Black Panther leader Fred Hampton, whom Shiller and her allies knew before he was killed in a 1969 police raid, was a key inspiration for their work with people on the margins. Although the young and shy Shiller initially had no thought of becoming a politician, she knew that Hampton had said, “Politics is nothing but war without bloodshed, and war is nothing but politics with bloodshed.”
And the title of her book is from something Hampton once said, “If you dare to struggle, you dare to win. If you don’t dare to struggle, you don’t deserve to win.”
This was the attitude that Shiller and her allies brought to their nonviolent war on behalf of the people of Uptown who were outsiders in their own neighborhood.
Whereas the typical Chicago alderman and typical city worker would give priority to the needs and wants of property owners and business owners, Shiller and her allies had a preferential option for the poor.
It was an approach that also became a hallmark for her as a City Council member:
When I became alderman, I had a mantra that my staff and I were “bureaucracy busters,” meaning our job was to advocate for our constituents with the bureaucracies of government, break through their roadblocks, and get results—especially when we were told that our requests were not possible.
“Persona non Grata”
During her near quarter-century as an alderman, Shiller was never in danger of being mistaken for a run-of-the-mill City Council member. She was a thorn in the side of the Democratic regulars, and, although she had progressive colleagues at times, none was as identified with “the struggle” as she was. (By contrast, today, there is a Democratic Socialist caucus of five aldermen in the Council.)
In her book, Shiller asserts that she was never “the lone voice against Daley [the younger] and what remained of the machine.” But then she acknowledges that the image arose because, in each year from 1995 through 1999, she cast the only vote against the mayor’s budget.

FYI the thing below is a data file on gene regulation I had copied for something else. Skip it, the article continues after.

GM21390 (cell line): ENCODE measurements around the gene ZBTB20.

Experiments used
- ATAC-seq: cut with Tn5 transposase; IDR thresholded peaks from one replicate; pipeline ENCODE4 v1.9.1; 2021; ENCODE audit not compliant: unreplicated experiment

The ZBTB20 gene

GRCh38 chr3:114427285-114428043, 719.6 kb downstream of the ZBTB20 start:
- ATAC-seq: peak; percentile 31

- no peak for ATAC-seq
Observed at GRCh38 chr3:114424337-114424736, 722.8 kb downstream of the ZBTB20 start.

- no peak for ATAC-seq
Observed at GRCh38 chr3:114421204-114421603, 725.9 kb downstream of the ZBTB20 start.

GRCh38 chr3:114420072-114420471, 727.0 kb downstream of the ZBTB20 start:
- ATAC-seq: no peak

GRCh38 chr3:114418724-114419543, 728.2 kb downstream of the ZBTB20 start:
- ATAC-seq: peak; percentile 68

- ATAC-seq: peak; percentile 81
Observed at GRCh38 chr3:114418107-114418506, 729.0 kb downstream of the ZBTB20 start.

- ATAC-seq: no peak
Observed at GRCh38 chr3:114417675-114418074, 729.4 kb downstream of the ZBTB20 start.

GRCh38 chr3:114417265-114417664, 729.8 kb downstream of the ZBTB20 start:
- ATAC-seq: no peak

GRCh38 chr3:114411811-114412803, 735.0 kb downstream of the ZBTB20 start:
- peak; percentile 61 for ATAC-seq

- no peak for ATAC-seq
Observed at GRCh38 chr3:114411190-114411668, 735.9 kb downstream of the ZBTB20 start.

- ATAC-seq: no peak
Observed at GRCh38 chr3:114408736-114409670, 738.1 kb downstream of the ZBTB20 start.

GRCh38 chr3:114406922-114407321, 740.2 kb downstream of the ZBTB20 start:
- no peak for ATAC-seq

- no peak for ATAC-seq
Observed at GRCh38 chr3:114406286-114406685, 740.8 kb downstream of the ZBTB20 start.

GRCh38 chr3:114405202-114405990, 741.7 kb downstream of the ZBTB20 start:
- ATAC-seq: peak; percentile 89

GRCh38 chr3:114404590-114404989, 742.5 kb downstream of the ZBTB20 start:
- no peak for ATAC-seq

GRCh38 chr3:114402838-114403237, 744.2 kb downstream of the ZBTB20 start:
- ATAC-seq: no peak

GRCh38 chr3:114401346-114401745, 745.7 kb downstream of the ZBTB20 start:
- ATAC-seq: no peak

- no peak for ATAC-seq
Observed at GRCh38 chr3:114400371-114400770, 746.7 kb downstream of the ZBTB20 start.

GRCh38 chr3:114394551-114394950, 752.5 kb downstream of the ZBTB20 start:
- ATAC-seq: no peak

Unlike every alderman, except the finance committee chairman, Shiller actually read the budget—line by line. She would sit down each year with the new proposal and go through it item by item and prepare hundreds of questions for city officials about plans and program.
It was tedious work. And the party-aligned aldermen did everything they could to block her. “I was a persona non grata,” she writes, and adds this story:
For many years Daniel Alvarez was the commissioner of the Department of Human Services. Of Puerto Rican descent and fluent in English and Spanish, he developed an extremely thick accent (making it difficult to understand what he was saying) whenever he didn’t want to answer a question—which included most of those I posed to him. I had to work around him.
Shiller had to work around a lot of people to get things done, but, from 1987 through 2011, she found ways to do that, both in providing services to her ward and in raising questions in a governmental body that doesn’t like questions.
She was dogged in her work as an alderman, and, in writing Daring to Struggle, Daring to Win, she is dogged in detailing what seems like every initiative and campaign she worked on as an activist and every issue and battle she dealt with as an alderman.
Hers is not a book for light reading. It documents a life of resistance, a life of struggle.
It is an important record of late 20th century Chicago, and a sort of blueprint for how a rebel can challenge the power brokers and maybe not completely reshape society but at least win myriad small victories for people who have no one else to fight for them.
Daring to Struggle, Daring to Win is available in bookstores and through the Haymarket Books website.